The career of Edmonton Oilers’ goaltender Mikko Koskinen has been a whirlwind thus far. He went from being selected by the New York Islanders with the 31st pick of the 2009 NHL Entry Draft to making his debut with the team two years later, before returning to Europe and becoming one of the best goaltenders in the KHL, then finally earning a contract with the Oilers.
On Jan 24, Koskinen played in his 100th game in an Oilers’ uniform. The road to reaching this milestone wasn’t always smooth, and he certainly faced his fair share of rough patches, but throughout his first 100 games with the Oilers, he’s provided exactly what they needed from him.
The Oilers Took a Gamble on Koskinen
When the Oilers signed Koskinen in 2019, they were very much betting on an unknown commodity. While he’d shown himself to be one of the KHL’s top goalies, posting a more than impressive .937 save percentage (SV%) in his final season in the league, he was still unproven at the NHL level and in his late twenties. With that being said, when rumours began to spread that the Oilers were interested in signing the Finnish netminder, few expected him to be given the type of contract that he ended up with.
Koskinen was thought of by fans as someone who could come into the organization as a backup goaltender to take some of the pressure off of then starter Cam Talbot, but that isn’t what his contract indicated. At a time where the average cap-hit of backup goalies hovered around $1.5 million per year, Koskinen was given a one year deal at $2.5 million.
For a team that was tight against the salary cap with holes to fill, signing Koskinen to a contract like this was certainly a gamble, especially considering that he was also given a no-move clause, which is far from the norm for a backup goalie. It was immediately obvious that Koskinen was there to put the pressure on Talbot and vie for the Oilers’ starting goaltender position, and that’s exactly what he did.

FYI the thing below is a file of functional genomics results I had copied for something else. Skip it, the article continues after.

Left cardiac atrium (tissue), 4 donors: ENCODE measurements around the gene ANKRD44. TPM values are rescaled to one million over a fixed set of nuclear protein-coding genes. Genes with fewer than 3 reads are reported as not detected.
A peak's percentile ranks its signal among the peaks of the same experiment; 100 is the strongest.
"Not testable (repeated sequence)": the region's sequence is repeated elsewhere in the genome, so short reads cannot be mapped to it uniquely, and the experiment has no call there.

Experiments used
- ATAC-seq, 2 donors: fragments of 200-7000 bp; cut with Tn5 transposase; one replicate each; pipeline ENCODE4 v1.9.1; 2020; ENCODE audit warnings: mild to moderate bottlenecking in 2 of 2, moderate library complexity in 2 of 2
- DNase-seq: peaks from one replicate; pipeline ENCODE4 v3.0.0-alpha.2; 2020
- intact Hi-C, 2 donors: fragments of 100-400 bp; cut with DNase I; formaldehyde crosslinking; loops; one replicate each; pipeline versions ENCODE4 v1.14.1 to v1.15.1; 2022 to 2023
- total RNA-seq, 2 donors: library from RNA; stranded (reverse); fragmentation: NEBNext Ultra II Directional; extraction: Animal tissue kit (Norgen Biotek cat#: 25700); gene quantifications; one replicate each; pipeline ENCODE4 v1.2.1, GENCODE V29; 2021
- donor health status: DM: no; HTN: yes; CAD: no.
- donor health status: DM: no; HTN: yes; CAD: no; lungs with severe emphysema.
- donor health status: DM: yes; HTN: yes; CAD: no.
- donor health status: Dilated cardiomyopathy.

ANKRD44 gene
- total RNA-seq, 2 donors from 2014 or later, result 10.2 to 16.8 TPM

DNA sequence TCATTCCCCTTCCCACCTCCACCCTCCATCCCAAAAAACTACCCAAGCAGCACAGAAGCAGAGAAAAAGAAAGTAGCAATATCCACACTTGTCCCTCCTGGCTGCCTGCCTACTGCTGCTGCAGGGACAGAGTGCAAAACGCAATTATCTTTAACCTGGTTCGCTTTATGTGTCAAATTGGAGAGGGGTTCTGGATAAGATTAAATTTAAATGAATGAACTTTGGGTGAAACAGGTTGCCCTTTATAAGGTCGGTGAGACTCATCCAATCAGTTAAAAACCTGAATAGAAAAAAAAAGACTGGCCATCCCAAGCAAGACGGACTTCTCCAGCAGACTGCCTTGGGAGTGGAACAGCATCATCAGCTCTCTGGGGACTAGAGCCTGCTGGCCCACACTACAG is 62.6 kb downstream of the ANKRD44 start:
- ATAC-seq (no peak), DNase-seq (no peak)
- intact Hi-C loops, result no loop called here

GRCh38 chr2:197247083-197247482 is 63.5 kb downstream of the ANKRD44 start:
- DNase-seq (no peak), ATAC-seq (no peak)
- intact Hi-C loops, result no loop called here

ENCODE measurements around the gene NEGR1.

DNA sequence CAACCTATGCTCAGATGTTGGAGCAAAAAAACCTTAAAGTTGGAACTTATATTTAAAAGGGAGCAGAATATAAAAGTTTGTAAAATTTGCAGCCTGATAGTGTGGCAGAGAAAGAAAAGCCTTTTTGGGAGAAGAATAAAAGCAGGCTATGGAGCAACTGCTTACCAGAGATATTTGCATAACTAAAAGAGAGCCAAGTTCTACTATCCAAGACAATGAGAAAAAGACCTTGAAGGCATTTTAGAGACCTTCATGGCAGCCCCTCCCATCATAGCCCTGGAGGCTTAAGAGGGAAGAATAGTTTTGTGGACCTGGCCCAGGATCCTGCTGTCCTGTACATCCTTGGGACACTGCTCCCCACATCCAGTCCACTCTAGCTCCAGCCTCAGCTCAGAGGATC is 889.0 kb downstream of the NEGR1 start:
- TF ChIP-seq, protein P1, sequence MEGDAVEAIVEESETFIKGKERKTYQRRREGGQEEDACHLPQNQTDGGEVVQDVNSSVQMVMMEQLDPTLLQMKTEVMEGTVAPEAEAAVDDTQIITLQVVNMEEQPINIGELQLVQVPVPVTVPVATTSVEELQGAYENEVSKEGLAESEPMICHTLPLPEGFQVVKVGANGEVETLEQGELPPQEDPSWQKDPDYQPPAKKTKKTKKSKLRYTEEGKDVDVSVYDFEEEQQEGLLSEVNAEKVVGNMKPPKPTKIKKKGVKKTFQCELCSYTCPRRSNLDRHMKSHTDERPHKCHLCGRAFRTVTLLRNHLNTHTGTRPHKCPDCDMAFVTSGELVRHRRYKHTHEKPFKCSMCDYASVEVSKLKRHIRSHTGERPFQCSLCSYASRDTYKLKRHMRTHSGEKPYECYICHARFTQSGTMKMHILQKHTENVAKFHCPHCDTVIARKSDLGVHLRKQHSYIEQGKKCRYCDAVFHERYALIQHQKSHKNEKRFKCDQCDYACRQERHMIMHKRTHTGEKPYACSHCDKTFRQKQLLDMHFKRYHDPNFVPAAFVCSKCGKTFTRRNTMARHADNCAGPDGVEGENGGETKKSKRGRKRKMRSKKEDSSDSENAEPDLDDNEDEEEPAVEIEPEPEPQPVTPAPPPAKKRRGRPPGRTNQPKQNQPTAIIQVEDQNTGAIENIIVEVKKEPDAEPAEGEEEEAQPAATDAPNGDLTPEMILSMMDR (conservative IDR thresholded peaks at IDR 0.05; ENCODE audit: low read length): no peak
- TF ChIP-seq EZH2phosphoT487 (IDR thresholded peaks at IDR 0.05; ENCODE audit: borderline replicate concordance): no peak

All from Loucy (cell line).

Becoming a Starter
Koskinen was given the nod to start his first game with the Oilers on Oct 27, 2019, making 27 stops in a win against the Nashville Predators. From that point on, he would never look back. His next game would be a 40 save shutout against the Chicago Blackhawks, a performance that would be the start of a red-hot month of November, which would see him go 6-2-1 with a 2.18 goals-against average and a .927 SV%.
While he started only one game in the first month of the 2018-19 season, Koskinen saw his role greatly increase in the upcoming months. With a strong beginning to his first season as an Oiler and with Talbot struggling, the starting position was his. Obviously impressed with Koskinen’s play, the Oilers’ front office rewarded him with a contract extension, signing him to a three-year deal that would pay him $4.5 million per season. This extension would soon be followed up with a trade that sent Talbot to the Philidelphia Flyers in exchange for young goaltender Anthony Stolarz, who would only play in six of the Oilers’ remaining 32 games that season.